Accurate Steam game player count

Discussion in 'PC Gaming' started by CSI PC, Jul 9, 2018.

  1. CSI PC

    Veteran Newcomer

    Joined:
    Sep 2, 2015
    Messages:
    2,050
    Likes Received:
    844
    Interesting API data leak query meant it was possible to calculate with a high fidelity of accuracy the player base per game, before this was patched someone managed to pull the data to calculate top games.
    Nice reference that is also the most accurate to date, and relies upon active player achievement rather than just buying or in one's game library, meaning some games will be omitted but the principle ones should be there.
    Full articles here: https://arstechnica.com/gaming/2018...-precise-player-count-for-thousands-of-games/
    https://www.dsogaming.com/news/here...highest-amount-of-players-on-steam-right-now/
    Articles show many more games after Killing Floor.

    [​IMG]
     
    #1 CSI PC, Jul 9, 2018
    Last edited: Jul 9, 2018
    Lightman, Kyyla, AlBran and 1 other person like this.
  2. Silent_Buddha

    Legend

    Joined:
    Mar 13, 2007
    Messages:
    16,137
    Likes Received:
    5,074
    That also coincidentally gives us a rough number of how many copies of PUBG sold on XBO. Potentially around 14 million as PUBG a month or so ago posted a 50 million milestone for PC and XBO copies sold. The number for that chart was mined July 1st so a few days worth of Steam's Summer Sale to boost PUBG numbers over and above the 50 million milestone.

    Not bad.

    Regards,
    SB
     
    #2 Silent_Buddha, Jul 9, 2018
    Last edited: Jul 9, 2018
  3. CSI PC

    Veteran Newcomer

    Joined:
    Sep 2, 2015
    Messages:
    2,050
    Likes Received:
    844
    Yeah the figures are interesting and also a positive point for quite a few developers, nice to some games doing so well.
     
  4. Davros

    Legend

    Joined:
    Jun 7, 2004
    Messages:
    14,889
    Likes Received:
    2,304
    Why are they trying to hide player numbers
     
  5. CSI PC

    Veteran Newcomer

    Joined:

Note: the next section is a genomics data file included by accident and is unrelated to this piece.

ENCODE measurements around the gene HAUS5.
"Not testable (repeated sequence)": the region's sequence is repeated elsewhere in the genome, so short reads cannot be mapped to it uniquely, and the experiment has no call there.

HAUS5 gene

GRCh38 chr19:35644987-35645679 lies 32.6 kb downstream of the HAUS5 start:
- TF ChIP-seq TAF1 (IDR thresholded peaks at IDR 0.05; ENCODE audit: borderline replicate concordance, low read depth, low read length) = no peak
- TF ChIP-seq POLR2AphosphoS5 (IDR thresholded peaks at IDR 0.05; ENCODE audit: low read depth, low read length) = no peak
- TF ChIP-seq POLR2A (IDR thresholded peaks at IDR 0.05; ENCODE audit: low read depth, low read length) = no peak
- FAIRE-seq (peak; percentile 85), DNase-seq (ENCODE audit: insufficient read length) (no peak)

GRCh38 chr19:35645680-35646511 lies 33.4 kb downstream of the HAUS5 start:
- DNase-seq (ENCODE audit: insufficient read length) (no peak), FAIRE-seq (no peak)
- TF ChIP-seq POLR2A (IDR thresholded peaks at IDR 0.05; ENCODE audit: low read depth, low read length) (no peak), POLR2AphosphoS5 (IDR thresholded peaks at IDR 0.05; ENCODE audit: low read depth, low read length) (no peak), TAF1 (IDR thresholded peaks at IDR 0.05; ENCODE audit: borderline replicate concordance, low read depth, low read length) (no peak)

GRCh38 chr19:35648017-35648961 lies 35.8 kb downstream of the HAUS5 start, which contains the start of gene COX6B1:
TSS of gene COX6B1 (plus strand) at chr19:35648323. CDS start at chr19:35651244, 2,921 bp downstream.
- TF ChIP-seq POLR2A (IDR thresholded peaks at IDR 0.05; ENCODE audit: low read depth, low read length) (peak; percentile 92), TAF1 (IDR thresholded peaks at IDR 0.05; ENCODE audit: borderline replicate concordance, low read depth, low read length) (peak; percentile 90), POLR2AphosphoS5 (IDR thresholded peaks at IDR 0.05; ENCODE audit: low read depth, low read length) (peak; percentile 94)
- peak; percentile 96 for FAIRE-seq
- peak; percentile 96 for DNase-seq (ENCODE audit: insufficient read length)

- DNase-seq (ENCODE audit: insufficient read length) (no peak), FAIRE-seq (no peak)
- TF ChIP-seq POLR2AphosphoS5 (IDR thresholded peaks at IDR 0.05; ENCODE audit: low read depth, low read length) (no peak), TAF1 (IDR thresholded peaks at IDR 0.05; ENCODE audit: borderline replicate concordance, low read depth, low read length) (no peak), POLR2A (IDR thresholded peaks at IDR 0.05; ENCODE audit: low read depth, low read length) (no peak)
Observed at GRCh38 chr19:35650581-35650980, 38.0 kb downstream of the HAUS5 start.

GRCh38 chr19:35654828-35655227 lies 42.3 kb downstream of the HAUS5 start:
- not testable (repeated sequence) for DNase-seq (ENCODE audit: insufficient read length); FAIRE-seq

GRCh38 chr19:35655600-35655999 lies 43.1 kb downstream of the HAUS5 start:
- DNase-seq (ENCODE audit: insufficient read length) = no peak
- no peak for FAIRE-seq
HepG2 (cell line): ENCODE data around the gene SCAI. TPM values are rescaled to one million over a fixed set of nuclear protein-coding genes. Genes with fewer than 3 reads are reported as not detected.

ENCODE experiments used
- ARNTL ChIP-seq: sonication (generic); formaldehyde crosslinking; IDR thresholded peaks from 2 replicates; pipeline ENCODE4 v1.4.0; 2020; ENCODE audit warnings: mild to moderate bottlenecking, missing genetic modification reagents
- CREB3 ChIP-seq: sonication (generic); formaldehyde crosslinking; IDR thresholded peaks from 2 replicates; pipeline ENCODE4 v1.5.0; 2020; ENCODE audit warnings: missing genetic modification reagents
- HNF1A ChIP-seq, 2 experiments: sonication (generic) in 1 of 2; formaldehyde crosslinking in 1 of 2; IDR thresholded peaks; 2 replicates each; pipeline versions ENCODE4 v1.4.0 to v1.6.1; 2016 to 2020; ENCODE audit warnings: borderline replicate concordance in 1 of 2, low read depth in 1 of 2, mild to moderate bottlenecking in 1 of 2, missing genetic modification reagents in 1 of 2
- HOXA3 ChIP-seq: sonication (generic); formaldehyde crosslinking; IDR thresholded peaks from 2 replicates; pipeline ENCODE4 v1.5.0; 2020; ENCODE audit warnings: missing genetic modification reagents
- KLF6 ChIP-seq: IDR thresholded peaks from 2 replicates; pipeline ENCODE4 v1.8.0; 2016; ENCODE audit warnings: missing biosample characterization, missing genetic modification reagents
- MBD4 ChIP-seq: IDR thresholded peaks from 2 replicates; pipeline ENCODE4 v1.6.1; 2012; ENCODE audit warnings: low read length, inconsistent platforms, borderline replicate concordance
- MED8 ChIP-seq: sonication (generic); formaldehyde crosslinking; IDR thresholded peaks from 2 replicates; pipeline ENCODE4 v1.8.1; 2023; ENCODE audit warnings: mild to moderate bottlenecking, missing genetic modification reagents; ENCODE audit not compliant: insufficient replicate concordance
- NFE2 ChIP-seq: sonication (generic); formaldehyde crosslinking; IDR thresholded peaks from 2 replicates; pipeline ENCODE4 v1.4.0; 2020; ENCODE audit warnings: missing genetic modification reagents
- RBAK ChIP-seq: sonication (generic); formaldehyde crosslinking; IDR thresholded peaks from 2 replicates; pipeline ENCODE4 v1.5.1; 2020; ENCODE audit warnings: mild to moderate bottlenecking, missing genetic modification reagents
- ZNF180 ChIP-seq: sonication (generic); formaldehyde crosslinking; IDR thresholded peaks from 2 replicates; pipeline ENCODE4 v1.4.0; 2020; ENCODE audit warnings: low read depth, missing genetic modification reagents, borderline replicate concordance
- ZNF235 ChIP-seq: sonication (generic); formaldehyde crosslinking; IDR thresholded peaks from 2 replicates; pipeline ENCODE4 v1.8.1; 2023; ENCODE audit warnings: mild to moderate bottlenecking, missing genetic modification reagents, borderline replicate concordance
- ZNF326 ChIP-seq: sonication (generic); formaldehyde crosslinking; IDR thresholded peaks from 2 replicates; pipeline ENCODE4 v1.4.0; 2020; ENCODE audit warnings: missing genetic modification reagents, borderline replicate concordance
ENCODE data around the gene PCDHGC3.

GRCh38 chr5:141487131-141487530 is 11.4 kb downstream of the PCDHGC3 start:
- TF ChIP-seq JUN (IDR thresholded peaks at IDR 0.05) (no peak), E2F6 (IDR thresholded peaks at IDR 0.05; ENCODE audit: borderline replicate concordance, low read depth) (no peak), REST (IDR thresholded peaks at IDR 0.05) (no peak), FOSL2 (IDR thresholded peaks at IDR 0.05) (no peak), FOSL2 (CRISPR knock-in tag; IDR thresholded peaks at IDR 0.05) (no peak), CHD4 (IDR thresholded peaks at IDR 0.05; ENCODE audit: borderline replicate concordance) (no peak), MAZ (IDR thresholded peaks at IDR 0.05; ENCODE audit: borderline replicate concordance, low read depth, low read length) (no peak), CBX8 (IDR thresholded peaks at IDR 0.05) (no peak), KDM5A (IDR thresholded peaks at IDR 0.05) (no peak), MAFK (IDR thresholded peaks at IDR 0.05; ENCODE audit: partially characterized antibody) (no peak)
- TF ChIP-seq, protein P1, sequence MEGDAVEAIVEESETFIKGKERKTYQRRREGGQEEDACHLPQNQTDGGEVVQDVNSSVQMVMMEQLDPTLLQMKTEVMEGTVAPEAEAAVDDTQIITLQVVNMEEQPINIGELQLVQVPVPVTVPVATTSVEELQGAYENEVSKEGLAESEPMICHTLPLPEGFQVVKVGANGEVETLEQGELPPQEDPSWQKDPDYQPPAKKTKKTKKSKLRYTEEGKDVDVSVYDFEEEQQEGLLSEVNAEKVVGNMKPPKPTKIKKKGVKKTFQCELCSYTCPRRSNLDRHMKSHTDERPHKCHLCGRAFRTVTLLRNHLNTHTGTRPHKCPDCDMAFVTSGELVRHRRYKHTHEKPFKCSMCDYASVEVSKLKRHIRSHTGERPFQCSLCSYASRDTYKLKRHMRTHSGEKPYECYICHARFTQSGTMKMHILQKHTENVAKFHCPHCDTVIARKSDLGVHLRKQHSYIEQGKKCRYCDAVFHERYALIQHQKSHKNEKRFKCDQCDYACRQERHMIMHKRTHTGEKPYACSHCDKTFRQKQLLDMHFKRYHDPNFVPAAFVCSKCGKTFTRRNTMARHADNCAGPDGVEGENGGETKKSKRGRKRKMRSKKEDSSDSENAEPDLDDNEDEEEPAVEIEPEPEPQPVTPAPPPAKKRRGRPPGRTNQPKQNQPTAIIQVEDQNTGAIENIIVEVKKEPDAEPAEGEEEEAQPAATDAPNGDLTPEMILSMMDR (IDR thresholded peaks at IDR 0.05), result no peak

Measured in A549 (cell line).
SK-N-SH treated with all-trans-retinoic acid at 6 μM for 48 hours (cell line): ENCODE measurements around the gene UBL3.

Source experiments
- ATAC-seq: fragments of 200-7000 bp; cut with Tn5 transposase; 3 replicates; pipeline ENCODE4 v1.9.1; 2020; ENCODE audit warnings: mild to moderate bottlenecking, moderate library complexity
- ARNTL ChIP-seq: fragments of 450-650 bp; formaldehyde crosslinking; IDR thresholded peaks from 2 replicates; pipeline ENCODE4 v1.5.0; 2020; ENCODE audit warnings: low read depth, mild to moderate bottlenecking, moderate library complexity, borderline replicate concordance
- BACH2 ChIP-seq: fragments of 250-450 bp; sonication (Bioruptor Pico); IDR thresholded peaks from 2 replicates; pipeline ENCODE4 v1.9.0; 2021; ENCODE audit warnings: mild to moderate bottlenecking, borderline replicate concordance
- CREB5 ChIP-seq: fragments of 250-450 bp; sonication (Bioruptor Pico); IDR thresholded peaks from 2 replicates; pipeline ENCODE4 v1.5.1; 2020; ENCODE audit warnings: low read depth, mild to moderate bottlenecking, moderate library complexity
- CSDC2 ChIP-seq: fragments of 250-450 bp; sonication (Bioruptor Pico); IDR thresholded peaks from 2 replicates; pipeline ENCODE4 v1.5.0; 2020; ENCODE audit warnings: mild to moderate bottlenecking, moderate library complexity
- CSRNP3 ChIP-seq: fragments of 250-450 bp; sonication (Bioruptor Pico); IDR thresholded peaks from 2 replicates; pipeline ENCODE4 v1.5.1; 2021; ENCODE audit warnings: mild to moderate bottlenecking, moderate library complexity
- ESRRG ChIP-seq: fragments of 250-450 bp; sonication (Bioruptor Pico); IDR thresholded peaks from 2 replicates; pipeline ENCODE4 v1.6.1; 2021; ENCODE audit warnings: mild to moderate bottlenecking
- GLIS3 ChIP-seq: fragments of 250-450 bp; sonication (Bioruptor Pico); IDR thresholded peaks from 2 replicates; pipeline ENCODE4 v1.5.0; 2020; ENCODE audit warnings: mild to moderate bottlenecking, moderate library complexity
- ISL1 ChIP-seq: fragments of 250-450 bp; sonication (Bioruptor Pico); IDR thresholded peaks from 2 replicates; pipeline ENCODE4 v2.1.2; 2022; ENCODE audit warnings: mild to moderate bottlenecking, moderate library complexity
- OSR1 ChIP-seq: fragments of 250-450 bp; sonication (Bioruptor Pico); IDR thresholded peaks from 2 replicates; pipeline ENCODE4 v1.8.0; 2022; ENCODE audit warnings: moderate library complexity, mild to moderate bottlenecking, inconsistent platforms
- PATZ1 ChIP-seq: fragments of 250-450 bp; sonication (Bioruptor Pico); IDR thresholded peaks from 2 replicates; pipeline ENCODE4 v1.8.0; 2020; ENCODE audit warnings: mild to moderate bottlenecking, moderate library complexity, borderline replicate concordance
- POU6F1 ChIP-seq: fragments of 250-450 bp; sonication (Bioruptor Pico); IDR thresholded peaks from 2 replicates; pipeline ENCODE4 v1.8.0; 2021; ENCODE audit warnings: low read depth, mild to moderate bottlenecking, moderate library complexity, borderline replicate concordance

Sep 2, 2015
    Messages:
    2,050
    Likes Received:
    844
    From a Steam perspective it is probably about giving more control to the publishers (especially the large ones) on how they manage their marketing/PR/narrative; having complete transparency is not necessarily what a CEO from AAA publishers really want when they go on about gaming segments/piracy-DRM/etc or just how well or bad a game is doing on PC platform.

    Steam seems to be built more for the publishers and product than consumers these days, probably always was but being 1st to consolidate PC gaming platform really did help consumers early on.
    And against that backdrop is that it is always about revenue for Valve, which is seen by the amount of crap they allow without a cost associated back-end service managing-controlling what is brought on, and full consumer transparency can be a hindrance in both those contexts.
     
    #5 CSI PC, Jul 12, 2018
    Last edited: Jul 12, 2018
    Kyyla and Malo like this.
  6. Silent_Buddha

    Legend

    Joined:
    Mar 13, 2007
    Messages:
    16,137
    Likes Received:
    5,074
    The other way around. :)

    Steam was first and foremost about the publishers. You couldn't even get your game onto Steam without a publisher in the beginning.

    They've slowly opened things up with more user requests and putting in things that users want.
    • Steam greenlight was a user requested feature to make it easier for Indie games to get onto Steam.
    • Steam getting rid of greenlight and opening the doors to all Indie developers was a user requested feature.